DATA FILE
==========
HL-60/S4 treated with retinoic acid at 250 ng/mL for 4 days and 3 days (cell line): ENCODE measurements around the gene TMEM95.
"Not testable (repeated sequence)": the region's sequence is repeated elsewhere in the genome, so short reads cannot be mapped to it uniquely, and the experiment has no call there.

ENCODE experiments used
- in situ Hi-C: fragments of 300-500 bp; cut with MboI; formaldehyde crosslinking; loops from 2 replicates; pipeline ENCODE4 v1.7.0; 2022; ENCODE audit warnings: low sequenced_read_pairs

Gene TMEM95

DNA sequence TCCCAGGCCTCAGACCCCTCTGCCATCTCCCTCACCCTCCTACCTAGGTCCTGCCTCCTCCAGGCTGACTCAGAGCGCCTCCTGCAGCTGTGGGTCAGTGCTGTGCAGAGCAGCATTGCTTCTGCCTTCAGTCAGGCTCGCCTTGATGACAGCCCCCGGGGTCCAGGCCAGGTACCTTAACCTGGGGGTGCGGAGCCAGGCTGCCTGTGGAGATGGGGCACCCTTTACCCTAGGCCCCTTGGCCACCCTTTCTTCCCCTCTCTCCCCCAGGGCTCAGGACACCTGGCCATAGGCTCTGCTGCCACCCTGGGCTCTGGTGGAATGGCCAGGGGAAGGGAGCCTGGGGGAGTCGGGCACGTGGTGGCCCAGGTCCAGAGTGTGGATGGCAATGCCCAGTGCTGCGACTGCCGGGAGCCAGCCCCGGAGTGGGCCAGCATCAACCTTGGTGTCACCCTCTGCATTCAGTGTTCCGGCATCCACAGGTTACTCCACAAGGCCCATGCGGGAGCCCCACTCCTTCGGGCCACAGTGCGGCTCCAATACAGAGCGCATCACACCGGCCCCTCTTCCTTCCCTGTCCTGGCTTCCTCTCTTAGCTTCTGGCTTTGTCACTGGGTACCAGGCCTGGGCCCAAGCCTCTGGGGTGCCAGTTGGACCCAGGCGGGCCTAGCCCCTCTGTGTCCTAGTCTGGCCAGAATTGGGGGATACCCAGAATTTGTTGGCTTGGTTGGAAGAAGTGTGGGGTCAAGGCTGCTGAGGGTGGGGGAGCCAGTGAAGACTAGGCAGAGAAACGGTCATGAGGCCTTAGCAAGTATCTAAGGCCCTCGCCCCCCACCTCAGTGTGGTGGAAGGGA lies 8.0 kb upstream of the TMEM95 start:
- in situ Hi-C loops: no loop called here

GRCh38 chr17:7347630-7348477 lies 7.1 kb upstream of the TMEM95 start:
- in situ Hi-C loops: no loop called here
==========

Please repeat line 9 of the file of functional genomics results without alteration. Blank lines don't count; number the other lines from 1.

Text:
- in situ Hi-C loops: no loop called here